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Corn+Soybean Digest

Family Farms: Using Production Contracts To Manage Risk

In our ongoing series on the family farm, the USDA Economics Research Service has indicated they cut across the entire spectrum of agriculture, in location, type of operation and financial stability. But as we wrap up this series, we’ll take a look at a way that farms of all types may be able to protect their financial foundation.

The success of a farm depends upon its management of risk, both in production and revenue. One of the ways that many operators have achieved that goal is with production contracts, and USDA’s economists report that larger farms have a greater likelihood of using production contracts. Those percentages of farms with contracts are 31% of medium sales ($100,000-250,000) farms, 44% of large family ($250,000-500,000) farms and 57% of very large family (over $500,000) farms.

Contracting occurs throughout the country and across all commodities. Eighty-five percent of poultry is produced under contract, along with more than half of the peanuts, tobacco, sugarbeets, dairy products and hog. But only small portions of corn, soybeans and wheat are grown under contract. And contract production is growing. From 1997 to 2007, the total amount of agricultural production under contract increased from 32% to 37%, but in that same time tobacco production increased from 1% to 64% under contract. USDA says the cigarette manufacturers replaced auctions with contracts to better control the type of tobacco they were getting.

During that 10-year span hog production under contract increased from 34% to 65% because processors wanted more control over the characteristics of the hogs they were buying. That helped provide consistency in meat to consumers.

With little doubt, small farms, which are retirement or lifestyle farms, have little to do with contract production, and only 2-4% of them are engaged in contracts. “The use of contracts increases with sales, ranging from 7% of low-sales farms to 57% of very large family farms. The share of their production under contract also increases with sales. Although a relatively small percentage of each small-farm type has contracts, small farms make up about half of the farms with contracts, reflecting the large number of small farms.”

One of the major segments of family farms upon which USDA places a great emphasis is the limited resource farm. To qualify as a limited resource farm commodity sales are under $100,000, and having household income under $20,000. Value of assets is not included in the definition because the value is difficult to determine when farmers apply for various benefits available to limited resource farms. Currently 3-4% of farms fall into the classification. Usually acreage is between 26 and75 acres, with median annual sales in the $1,300 to $3,600 range. The median age of the operator for limited resource farms is 66 under the current definition and 58% are 65 years of age or more.

To conclude the USDA report on family farms, several conclusions were offered:

1. Large-scale family farms and nonfamily farms now account for about four-fifths of U.S. agricultural production. Million-dollar farms alone account for half of agricultural production. Yet, small farms make significant contributions to the production of specific commodities.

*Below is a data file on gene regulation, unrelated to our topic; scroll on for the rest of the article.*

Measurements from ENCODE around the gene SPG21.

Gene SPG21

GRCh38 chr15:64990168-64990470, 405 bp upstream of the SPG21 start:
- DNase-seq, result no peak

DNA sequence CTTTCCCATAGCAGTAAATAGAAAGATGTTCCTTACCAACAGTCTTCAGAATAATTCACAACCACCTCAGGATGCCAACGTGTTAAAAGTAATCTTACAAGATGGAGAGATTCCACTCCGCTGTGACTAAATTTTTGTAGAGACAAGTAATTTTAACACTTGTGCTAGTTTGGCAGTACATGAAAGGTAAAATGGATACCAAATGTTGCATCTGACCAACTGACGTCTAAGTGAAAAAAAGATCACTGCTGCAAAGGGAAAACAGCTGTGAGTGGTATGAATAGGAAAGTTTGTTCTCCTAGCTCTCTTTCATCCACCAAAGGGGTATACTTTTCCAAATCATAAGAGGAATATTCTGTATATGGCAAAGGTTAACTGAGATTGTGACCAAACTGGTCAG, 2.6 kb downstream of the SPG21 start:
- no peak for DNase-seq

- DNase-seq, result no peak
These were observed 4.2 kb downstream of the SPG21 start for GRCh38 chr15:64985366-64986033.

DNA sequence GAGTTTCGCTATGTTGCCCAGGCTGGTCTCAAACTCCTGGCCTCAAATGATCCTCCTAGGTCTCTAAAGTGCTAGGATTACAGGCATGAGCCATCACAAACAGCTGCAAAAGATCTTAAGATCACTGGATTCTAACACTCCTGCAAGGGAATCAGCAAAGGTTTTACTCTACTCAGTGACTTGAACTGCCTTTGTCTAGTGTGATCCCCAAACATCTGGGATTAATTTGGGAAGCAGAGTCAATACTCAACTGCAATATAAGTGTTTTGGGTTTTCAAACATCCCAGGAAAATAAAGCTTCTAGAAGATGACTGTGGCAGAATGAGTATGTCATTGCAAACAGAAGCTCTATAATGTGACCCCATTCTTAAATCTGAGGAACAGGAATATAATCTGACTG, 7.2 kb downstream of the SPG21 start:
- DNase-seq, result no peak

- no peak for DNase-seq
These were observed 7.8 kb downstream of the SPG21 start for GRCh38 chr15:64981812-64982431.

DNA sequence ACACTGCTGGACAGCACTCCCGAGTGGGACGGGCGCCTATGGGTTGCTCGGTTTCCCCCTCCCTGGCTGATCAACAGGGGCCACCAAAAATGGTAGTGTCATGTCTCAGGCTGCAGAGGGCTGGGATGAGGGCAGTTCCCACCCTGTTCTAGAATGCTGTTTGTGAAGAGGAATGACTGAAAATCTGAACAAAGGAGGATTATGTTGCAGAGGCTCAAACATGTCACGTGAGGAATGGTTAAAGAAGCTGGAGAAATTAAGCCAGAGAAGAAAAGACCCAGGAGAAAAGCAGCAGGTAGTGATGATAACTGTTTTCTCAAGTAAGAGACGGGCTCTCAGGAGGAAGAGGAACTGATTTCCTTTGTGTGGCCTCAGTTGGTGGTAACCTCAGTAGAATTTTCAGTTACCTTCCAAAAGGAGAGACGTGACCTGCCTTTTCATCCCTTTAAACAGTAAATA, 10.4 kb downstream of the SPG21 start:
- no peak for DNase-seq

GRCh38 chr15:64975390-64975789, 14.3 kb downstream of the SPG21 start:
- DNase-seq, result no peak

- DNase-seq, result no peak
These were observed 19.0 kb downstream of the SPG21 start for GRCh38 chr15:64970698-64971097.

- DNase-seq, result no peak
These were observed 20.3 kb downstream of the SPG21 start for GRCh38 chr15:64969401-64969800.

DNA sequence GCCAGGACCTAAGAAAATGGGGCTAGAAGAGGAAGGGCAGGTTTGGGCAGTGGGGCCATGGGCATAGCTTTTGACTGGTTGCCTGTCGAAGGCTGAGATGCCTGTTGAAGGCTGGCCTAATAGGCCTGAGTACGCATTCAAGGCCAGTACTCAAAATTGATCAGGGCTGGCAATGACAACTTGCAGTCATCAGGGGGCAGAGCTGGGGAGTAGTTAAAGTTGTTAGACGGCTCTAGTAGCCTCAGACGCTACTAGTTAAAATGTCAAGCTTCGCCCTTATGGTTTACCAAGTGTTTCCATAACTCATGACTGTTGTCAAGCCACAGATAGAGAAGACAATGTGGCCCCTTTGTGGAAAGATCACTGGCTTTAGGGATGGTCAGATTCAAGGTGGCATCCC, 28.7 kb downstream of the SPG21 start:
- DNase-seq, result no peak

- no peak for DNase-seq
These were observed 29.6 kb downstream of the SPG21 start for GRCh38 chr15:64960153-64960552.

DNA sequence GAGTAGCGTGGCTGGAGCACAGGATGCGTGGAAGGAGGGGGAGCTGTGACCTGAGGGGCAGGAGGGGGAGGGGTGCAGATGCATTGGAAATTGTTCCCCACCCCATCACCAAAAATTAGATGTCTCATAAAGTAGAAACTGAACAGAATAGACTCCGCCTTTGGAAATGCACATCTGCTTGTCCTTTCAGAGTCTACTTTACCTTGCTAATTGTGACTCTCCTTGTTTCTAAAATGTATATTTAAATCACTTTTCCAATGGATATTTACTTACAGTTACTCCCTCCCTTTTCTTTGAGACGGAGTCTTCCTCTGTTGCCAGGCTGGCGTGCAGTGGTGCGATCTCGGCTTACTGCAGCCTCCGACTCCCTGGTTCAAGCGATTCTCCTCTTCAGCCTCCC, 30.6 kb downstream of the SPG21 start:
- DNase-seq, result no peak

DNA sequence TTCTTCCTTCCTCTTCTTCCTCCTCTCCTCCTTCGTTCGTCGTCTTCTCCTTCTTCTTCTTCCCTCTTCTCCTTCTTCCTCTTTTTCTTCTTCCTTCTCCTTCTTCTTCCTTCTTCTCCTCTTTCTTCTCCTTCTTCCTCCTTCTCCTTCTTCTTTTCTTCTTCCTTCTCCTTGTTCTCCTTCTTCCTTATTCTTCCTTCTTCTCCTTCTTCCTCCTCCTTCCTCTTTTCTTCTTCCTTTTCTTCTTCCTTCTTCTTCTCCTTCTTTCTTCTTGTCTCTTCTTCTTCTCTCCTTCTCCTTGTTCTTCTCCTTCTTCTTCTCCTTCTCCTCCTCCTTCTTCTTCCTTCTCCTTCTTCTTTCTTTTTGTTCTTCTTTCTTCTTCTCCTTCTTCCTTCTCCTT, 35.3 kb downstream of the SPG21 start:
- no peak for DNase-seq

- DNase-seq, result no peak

2. Farming is generally considered a purely rural pursuit. Nevertheless, two-fifths of U.S. farms and agricultural production are located in metro areas. High-value crops account for a large share of metro production, even outside the Fruitful Rim.
3. Large-scale family farms are generally viable economic businesses, with favorable financial ratios. Small family farms are less viable as businesses, but the households operating them receive substantial off-farm income and do not rely primarily on their farms for their livelihoods.
4. There are relatively few limited-resource farmers, regardless of the definition used. The number of limited-resource farmers, however, is sensitive to any farm asset or household wealth constraints imposed in the definitions.
5. Different types of farm program payments go to different types of farms. Most payments from commodity-related and working-land programs go to large-scale family farms because these programs target production (directly or indirectly). Land-retirement programs, in contrast, target environmentally sensitive land and go mostly to retirement, residential/lifestyle, and low-sales small farms.

Production contracts, which control many commodities except for small grains and oilseeds, have become increasingly popular ways of managing risk in agriculture. The volume of production produced under contract is growing larger annually, and the larger the farming operation the more likely it is to be using production contracts to manage risk. On the other hand, rural lifestyle and retirement farms are less likely to use them. However many of the smaller farms are coming to fit into the definition of limited resource farms, which have sales of less than $100,000 and household income under $20,000.

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